Sunday, October 16, 2016

Is It Okay to Quit Without Giving a Two Week Notice?

I recently talked with a 55-year old woman who had been so stressed working as a freight logistics specialist she quit without giving a notice.

When asked why she didn’t give a two-week notice she says she gave a two-year notice:

For the past two years she repeatedly asked her boss for an assistant and complained about her workload. She had told him if her work load didn’t improve she was going to quit. She felt it wasn’t her fault he hadn’t taken her seriously. After a particularly grueling Friday she went home, sent an email to her boss telling him she quit and never went back.

She spent the summer relaxing and spending time with her family. She had recently gotten a part-time retail job for the holiday season and is searching for permanent employment with a placement agency. She wasn’t looking for career advice from me. Instead she wanted to vent about her former employer and receive reassurance she had done the right thing.

My response:

She isn’t the first person I’ve met who has complained about this company. I had talked to another employee around the holidays who had been furious when this company announced a surprise weekly shut down over Christmas. If employees didn’t have PTO time available they had to take four days off without pay. Since they received holiday pay for Christmas day, they would not be eligible for unemployment. So much for a holiday bonus.

This woman confirmed the shut-down story and also told me she had also received a pay-cut.

I told her many companies, including my own, had to institute these types of cost-cutting procedures to stay in business. I also think the business economy is more competitive than ever. Companies that don’t get scrappy don’t survive.

She did not like my answer, so I moved on. If our conversation had continued I would have told her the following:

There were two employees that left my company last year. Both had been with our company for several years. One had worked for me.  This employee had also been stressed for years and had asked repeatedly for an assistant. Her requests were denied because I and the managers above me thought she was inefficient and resistant to more efficient procedures. After a particularly grueling year-end she resigned to work at her son’s company. She gave a three-week notice and agreed to work part-time for several additional weeks to train her replacement. Since leaving, our company has utilized her son’s company a few times giving his business thousands of dollars of revenue. Also, my boss came to the conclusion my former employee was right – her job was too much work for one person and we have hired an additional part-time employee. We talk fondly about this employee and reminisce about her accuracy and knowledge.

Contrast this story with the other employee who quit last year. His wife suffered from a debilitating decease that required him to go home every day at lunch to care for her. He was assigned a new manager who felt these lunch breaks were excessive and told him he had to make other arrangements. This employee came in the next Monday supposedly to give his notice. When he discovered his boss was scheduled to be out of the office the entire week he sent the following email to all employees:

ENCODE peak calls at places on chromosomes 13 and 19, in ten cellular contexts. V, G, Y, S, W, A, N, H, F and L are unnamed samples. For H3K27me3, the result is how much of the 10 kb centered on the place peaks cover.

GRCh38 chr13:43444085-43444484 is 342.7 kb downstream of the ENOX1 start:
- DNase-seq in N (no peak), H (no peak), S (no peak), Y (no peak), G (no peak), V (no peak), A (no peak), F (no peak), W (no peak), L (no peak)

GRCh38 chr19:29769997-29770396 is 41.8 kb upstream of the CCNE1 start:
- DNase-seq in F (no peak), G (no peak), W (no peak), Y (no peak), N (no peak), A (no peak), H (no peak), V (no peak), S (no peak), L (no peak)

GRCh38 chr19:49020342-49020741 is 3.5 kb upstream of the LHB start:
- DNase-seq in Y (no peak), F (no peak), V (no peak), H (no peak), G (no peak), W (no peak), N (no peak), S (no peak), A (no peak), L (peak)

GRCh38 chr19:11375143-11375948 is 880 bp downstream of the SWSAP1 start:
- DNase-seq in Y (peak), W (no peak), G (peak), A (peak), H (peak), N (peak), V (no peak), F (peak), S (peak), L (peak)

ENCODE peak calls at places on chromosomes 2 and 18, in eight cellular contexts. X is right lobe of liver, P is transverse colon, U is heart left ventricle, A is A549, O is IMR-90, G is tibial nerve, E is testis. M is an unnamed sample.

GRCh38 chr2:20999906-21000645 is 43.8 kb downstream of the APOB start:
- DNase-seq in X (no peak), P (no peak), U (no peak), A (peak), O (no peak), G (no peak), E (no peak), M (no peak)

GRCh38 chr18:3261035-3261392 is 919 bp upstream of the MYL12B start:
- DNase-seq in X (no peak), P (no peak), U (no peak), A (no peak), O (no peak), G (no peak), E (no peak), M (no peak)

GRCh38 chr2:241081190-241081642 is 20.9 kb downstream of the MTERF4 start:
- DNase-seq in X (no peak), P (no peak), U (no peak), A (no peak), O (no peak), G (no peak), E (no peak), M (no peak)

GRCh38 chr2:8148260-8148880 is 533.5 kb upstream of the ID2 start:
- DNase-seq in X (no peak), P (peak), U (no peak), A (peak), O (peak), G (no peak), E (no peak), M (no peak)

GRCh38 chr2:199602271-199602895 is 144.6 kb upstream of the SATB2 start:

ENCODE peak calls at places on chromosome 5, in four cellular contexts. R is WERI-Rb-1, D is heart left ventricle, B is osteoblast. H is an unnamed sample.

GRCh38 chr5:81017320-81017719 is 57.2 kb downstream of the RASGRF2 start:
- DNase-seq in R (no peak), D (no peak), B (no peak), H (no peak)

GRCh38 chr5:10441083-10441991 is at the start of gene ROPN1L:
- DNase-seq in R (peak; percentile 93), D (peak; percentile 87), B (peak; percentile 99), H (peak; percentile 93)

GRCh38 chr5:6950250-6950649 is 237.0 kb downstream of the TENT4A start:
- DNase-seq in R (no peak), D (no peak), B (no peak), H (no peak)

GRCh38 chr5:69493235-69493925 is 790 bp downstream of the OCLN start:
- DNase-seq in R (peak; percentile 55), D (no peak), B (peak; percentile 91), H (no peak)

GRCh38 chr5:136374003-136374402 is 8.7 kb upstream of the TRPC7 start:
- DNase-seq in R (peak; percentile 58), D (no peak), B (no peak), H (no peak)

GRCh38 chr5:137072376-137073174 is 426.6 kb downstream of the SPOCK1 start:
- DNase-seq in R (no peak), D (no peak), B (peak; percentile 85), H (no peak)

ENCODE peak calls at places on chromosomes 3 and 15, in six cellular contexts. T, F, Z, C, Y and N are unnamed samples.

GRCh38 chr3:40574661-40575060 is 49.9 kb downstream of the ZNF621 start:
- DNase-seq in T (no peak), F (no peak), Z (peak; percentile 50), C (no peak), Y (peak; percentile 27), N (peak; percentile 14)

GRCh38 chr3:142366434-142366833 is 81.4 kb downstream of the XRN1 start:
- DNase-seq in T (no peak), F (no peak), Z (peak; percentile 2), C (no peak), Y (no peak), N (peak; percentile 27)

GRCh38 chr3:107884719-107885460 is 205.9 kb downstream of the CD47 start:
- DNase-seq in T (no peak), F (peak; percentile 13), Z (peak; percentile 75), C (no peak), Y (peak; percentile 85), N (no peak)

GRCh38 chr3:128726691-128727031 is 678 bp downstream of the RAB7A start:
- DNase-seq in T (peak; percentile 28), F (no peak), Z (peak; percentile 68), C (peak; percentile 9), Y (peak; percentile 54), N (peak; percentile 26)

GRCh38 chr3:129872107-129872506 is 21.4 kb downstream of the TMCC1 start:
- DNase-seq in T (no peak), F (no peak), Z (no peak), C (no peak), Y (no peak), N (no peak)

“It has been nice working with everyone. I quit.”

He gave another manager his keys and phone, left and never came back.

To this day when someone talks about being stressed at work they laugh and say, but I’m not going to pull a “Jerry.” This employee whose excessive lunches most likely were protected through FMLA, after 20 years of employment was now a company joke.

In hindsight, when the above woman realized her boss wasn't going to improve her situation she should have started to plan her exit; getting her finances in order, updating her resume, and taking much needed time off.  When the time was right, she could then resign with a two-week notice.

So is it ever okay to quit without giving a two-week notice?

I think unless your employment is severely effecting your mental or physical health it is in your best interest long-term to give a two-week notice. Who knows they might escort you out the door regardless, but at least you are giving them the opportunity to ask you a question or two and are giving your co-workers time to wish you well. As Michelle Obama says, “When they go low, you go high.”

What do you think – is it ever okay to quit without giving a two-week notice?

Sunday, October 02, 2016

Do I Have to Give Presentations?

I received the following email this week from a reader:

I'm writing to get some advice from you and your readers on a small issue I'm having at work. I work at a large university in the enrollment division. I am a content writer, in charge of content marketing for the departments in my division. I update websites, write press releases, create newsy blog posts, write emails to prospective students, and write and review hard copy publications like brochures. I do not actively recruit students for the university. I am behind the scenes. This type of work pretty much exactly suits my personality. I'm an introvert. Shy in some situations, but not all. I like to write. I do not like leading meetings, but will if I have to, and I do a good job of seeming personable. My problem is that some of the people in my department are on call to give presentations to visiting prospective students from time to time (when there are no admission counselors available to give them). My boss has hinted twice (but not outright asked or told me) that she'd like me to give a presentation once in a while. Which terrifies me because I am not a confident public speaker. Especially when I'm essentially pitching the university (like a sales pitch). Should I ask her if she'd like me to start giving presentations and, if so, voice my concerns to her? Or should I continue to do my job per my job description and hope she stops hinting?